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Foreign language national exams stump students

Sophomore+Isabel+Mayoss+studies+for+the+National+Exam+so+that+she+can+receive+a+gold+medal.
Sophomore Isabel Mayoss studies for the National Exam so that she can receive a gold medal.

Sophomore Isabel Mayoss studies for the National Exam so that she can receive a gold medal.

Rachel Borshchenko

Rachel Borshchenko

Sophomore Isabel Mayoss studies for the National Exam so that she can receive a gold medal.

Rachel Borshchenko, Staff Writer

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Carlmont students were able to compete with other foreign language speakers during the month of March.

Students in French III or higher took the National French Contest, and students in Spanish III Honors or higher took the National Spanish Exam.

These tests are both contain four sections: reading, listening, grammar, and vocabulary.

Across the United States, students take the exams to see how they measure up against other students learning the same curriculum.

Getting a high score comes with an incentive: the top scorers receive a gold, silver, or bronze medal, which will be delivered to Carlmont in May.

Many students have been preparing for the exam in their classrooms for weeks.

Sophomore Clara Butler, who takes French III Honors, said, “We took a lot of the tests from previous years, and went over the answers in class in order to prepare.”

In Spanish III Honors, the exam preparation was similar.

“In class, we did practice tests from the exams of previous years, and on my own I studied Quizlet flashcards,” said sophomore Sofia Tam.

After the test, many French III Honors students felt that the test was more difficult than they anticipated.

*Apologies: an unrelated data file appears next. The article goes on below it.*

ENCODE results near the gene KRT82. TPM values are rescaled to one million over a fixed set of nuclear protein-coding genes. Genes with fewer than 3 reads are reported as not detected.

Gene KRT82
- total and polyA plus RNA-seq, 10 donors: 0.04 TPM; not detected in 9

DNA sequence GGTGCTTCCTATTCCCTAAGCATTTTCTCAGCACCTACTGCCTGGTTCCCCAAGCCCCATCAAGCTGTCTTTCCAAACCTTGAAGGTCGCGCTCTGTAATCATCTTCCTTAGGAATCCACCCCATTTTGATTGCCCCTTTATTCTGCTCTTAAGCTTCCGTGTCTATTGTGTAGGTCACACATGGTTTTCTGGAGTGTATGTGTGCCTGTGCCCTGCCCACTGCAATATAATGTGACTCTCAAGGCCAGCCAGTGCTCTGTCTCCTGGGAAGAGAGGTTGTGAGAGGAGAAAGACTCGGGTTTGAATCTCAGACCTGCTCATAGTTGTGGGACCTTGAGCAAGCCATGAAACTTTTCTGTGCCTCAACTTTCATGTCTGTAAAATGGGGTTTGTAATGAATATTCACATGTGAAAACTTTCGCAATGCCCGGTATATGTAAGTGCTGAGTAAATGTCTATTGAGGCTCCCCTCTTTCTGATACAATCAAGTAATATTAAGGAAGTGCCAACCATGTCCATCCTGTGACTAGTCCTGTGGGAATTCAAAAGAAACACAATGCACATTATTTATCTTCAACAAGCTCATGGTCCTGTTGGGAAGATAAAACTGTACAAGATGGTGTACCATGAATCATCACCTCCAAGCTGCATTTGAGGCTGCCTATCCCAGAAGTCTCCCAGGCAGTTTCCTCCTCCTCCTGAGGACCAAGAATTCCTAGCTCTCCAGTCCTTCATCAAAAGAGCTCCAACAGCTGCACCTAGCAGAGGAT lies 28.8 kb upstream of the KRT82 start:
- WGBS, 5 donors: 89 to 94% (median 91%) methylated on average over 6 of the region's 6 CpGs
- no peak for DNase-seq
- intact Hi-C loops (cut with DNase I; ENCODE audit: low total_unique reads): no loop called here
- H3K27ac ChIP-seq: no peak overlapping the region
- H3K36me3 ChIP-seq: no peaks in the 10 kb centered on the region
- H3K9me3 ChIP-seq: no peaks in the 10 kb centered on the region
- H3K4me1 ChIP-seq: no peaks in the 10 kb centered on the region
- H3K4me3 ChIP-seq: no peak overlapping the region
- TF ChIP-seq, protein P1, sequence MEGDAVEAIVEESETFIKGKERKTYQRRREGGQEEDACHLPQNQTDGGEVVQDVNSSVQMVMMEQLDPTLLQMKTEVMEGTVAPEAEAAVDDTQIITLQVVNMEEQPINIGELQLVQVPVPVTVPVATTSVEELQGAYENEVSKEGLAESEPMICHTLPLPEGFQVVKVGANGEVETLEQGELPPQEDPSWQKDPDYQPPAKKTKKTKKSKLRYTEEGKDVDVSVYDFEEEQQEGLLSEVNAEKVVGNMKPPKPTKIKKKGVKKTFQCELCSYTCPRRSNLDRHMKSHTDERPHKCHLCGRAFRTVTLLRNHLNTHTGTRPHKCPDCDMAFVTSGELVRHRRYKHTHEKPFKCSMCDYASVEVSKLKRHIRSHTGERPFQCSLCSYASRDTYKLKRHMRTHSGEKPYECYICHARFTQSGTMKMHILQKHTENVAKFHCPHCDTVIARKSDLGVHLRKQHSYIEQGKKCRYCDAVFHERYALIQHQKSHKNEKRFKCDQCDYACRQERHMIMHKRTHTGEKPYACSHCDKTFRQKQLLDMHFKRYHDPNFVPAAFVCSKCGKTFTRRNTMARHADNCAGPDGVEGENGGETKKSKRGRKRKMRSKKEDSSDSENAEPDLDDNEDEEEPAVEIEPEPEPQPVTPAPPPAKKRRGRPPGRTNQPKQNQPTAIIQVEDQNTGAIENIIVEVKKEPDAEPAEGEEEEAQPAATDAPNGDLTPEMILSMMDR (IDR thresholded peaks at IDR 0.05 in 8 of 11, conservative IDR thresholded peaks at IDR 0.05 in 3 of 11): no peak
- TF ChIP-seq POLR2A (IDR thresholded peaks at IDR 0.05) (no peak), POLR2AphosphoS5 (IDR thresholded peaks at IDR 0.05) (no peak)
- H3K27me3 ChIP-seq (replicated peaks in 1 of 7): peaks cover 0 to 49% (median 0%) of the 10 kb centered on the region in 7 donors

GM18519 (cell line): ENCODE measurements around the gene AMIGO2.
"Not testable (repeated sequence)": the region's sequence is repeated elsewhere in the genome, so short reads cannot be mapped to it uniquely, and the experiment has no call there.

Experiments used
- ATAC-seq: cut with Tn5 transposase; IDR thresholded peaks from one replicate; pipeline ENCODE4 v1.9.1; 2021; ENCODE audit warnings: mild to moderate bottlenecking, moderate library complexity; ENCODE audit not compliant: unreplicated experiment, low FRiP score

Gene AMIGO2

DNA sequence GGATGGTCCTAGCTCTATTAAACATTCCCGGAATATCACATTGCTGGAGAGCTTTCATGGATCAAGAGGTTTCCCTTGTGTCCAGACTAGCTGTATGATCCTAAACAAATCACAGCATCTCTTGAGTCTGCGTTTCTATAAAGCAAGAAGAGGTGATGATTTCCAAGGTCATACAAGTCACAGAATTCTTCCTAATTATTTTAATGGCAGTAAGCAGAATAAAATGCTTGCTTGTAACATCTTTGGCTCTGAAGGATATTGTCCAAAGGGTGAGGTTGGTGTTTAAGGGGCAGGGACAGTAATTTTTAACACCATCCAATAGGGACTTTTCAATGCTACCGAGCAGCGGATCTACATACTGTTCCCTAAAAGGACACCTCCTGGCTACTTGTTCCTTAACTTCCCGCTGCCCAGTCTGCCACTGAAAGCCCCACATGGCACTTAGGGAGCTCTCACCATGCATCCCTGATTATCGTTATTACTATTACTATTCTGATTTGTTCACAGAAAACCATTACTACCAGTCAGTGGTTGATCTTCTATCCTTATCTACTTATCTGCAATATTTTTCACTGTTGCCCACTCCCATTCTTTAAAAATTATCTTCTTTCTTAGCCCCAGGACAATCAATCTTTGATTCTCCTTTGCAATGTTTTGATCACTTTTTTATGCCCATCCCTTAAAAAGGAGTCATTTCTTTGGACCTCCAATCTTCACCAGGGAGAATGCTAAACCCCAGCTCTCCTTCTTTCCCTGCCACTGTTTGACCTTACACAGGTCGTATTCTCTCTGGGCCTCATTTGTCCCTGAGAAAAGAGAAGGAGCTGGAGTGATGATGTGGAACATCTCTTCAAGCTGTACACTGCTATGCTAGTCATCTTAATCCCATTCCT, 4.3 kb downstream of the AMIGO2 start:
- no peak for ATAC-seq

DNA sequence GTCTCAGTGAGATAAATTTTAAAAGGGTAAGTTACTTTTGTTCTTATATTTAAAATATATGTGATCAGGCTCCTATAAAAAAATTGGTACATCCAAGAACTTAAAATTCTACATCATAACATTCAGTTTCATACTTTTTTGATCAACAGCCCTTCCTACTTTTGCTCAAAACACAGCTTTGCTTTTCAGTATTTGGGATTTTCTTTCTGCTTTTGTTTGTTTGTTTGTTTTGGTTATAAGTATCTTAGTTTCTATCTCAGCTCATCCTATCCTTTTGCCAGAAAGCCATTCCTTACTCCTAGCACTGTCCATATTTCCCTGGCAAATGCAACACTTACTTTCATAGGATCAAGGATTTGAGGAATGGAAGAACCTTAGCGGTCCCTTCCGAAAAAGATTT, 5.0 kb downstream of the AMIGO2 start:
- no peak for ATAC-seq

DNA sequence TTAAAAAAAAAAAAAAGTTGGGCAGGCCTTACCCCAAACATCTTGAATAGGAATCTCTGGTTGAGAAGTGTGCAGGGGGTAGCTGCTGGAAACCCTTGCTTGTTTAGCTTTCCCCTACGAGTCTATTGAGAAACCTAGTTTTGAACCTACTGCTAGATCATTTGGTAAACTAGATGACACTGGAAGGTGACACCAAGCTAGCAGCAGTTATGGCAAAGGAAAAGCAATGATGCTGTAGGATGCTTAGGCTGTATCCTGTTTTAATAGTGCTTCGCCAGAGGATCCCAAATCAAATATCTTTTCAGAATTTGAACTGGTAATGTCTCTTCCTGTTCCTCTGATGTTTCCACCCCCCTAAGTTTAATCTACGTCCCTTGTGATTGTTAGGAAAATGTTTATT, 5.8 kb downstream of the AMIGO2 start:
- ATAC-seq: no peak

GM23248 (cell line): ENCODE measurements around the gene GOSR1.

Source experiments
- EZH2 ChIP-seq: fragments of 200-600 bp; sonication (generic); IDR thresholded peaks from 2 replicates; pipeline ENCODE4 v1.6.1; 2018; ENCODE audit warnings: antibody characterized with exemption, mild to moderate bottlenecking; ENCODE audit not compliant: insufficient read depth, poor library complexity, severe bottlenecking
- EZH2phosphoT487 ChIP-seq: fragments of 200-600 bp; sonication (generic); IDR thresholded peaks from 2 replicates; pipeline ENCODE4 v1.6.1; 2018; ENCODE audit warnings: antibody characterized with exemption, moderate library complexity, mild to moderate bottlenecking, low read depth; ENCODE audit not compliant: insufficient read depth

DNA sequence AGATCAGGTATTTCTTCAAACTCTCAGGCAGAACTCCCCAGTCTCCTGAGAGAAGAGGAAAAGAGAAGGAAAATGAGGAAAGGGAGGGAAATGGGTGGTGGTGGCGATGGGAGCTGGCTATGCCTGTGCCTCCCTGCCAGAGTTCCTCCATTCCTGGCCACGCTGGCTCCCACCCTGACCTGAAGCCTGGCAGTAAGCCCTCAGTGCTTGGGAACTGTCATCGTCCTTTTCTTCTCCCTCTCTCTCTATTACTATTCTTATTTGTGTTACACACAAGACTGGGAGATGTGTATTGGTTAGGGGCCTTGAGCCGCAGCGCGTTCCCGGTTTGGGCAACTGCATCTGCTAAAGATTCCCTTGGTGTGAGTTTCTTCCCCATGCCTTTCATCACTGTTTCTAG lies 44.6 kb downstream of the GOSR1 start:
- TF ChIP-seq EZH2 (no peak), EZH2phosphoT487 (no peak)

“I thought it was harder than expected compared to all of the practice we had done, so in turn, a lot of it ended up being guesswork,” said Butler.

On the other hand, sophomore Sehar Masud felt that the Spanish National Exam was easier than she had expected.

“It was actually a lot easier than I expected because there was a lot of pressure building up to the test, but [Spanish teacher Roberta Scott] prepared us for it pretty well,” said Masud.

Though the test may have had some downfalls, many felt that it benefited their language skills overall.

Butler said, “I think the reading comprehension is pointless because it’s about what vocab you happen to know, but the grammar section can be helpful for improving knowledge of French grammar. The listening can be helpful because it helps with listening comprehension.”

Carlmont will have to wait until May to see how its students measure up against other schools. Until then, students will have to anxiously await their awards.

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The student news site of Carlmont High School in Belmont, California.
Foreign language national exams stump students